There is a big difference preparing for a career in a startup economy vs. a skills based economy.  For one, you need broad knowledge to be a startup vs. you need specialized knowledge to be skilled.  You need to open up your mind to the possibilities to be a startup.

In the traditional skills based economy you need to focus in even deeper and study even harder to be niche and more specialized at what you do.  The problem is skills based training, while amazingly pays the bills, does not lead you ultimately to leading or being in a startup, if that is your personal goal!  This is the lament of many tech people who ask me how to transition from tech guy to startup guy.  Trust me it is not easy and very painful and it is a doorway you can not often go back through.  Though some of you reading this have gone back and forth like me.  That is even more painful. Either way you need to start one day if that is your passion and quite often today is that day…  Sometimes when you get severance and are laid-off you get the chance.  But you needed to have trained your mind years prior!

About a year ago I noticed that a very focused MySQL expert, highly skilled at just this area was able to command as much as $200,000 in yearly salary in South Florida.  That sounds great for an MySQL expert if that is your background, because that is a ton of pay for MySQL, as high or higher than some CIOs and CEOs. We have seen this happen with a dozen other IT areas from SAP to Cold Fusion to Oracle to Java at one time.  I remember a developer who worked at $400 an hour 25 years ago at the phone company.  These high salaries are based on supply and demand.

So, what does this mean?

The emphasis on becoming an expert at these specific skill sets has caused a ton of code schools and DevOp training schools to crop up to train people.  Still doesn’t seem like a bad thing, right?  It creates a new crop of IT pros who just know one specialized area. And that is great and they get jobs. The problem is what happens when that specific tech skill is not needed anymore or once again the engineer wants to be an entrepreneur!

So What’s The Problem With Skill-Based Economies?

Well, if 90% of these people entering these skill areas are just trained in the one discipline, they are facing certain obsolescence and can’t really change their career within the current job.  They need to constantly go for training.  And what happens on the next tech era/iteration is they are often in the pool of applicants who just got trained on the new skill-set.

So what I am saying is in a skill-set driven economy eventually as you get older, you end up retraining over and over and are right along side of people with only 5 years experience when you have 25. You are starting your career from scratch every couple years!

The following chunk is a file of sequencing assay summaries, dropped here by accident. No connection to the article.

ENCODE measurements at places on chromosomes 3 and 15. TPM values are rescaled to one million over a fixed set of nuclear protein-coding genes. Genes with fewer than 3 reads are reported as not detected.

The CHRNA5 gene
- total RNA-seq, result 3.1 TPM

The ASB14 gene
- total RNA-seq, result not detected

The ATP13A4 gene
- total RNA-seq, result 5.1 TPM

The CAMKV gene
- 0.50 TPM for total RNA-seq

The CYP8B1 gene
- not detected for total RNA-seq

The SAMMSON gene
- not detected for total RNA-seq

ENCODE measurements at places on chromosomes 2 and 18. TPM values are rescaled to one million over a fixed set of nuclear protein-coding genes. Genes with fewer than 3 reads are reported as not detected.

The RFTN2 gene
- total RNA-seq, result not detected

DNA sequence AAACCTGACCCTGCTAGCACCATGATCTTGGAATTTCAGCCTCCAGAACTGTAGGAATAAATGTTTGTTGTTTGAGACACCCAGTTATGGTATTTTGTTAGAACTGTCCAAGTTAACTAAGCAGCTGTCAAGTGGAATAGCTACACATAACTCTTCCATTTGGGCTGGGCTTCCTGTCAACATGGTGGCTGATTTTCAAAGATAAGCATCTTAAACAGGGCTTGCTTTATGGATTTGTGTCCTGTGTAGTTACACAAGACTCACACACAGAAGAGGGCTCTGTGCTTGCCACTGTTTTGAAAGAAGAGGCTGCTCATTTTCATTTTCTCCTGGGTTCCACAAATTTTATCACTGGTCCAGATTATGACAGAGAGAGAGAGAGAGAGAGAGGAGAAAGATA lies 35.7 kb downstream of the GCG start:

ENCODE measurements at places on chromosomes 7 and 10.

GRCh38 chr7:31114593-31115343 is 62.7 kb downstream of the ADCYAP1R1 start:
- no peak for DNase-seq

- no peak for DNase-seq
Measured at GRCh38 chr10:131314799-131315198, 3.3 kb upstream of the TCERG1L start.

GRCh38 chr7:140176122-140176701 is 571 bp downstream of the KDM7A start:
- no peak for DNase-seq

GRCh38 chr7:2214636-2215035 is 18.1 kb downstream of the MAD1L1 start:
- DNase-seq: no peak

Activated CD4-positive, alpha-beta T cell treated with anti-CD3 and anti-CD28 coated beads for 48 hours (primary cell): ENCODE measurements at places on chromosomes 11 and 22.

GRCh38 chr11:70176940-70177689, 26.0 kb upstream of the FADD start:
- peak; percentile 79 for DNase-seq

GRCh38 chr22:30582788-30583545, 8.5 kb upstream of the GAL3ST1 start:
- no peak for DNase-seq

And often the newly skilled professionals jumped into the skill without finishing their undergrad degrees.

At some point, as more and more outsourcing occurs, the job market could become a dog-eat-dog world driving salaries down, not up! While you have created this amazingly specialized skill set, you realize, that you have not developed the startup skills that you will need to create a business in your near future.  We met a bunch of tech people like this at our StartupPOP tech startup pitch event yesterday, Feb 2nd, 2016 at 6pm at The Greenhouse in Boca Raton, Florida: http://www.meetup.com/Boca-Raton-Tech-Start-ups-Meetup/events/227700750/

Tons of people and experts are telling interested techies to just quit school which is expensive and get a job programming.  In fact, they often find themselves making good money early and later on find out that they probably should have finished their degree or started their own tech firm or startup early on.

I hear people in Silicon Valley complaining that they don’t have enough of these highly skilled people.  What they are really saying is we prefer more and more single skill, highly focused people, not people who can run a business or manage people.

Businesses more and more just need specialized workers. Why? Because they don’t need people who can migrate to management, product or other areas of the business.  And they don’t need people who are skilled at Startups… Actually I think they do. but that is another blog post.  Businesses say they need programmers who can deliver exactly what they want today.  Once again that is ok and a great entry point for people. Employers want workers they can plug and play, and they don’t care how they got the skill as well.  They just want that skill.  This is how I got my first job, plugging together PCs and writing C programs to download telecom switch data.  So good entry point for us all.

And more than ever, they don’t want or need these skill based workers on a permanent basis. Eventually you move on or employers let you go when they need new skills.

They are calling this the part-time economy, where every job is a  part-time job and skill-sets that are bought and sold literally on a part-time contract basis.

Not all IT professionals want to be an expert at one thing or can handle being a one language developer for years and years.  I have done it.  You can do it for a couple years, even a decade or two, but eventually you wind up having to completely relearn an entire programming skill set or new tech paradigm and at least I had to move on to other areas like marketing, business dev (sales), architecture, project management, e-commerce and of course executive management.  Besides everything gets old and boring and humans need variety in what we do for a living or we go insane!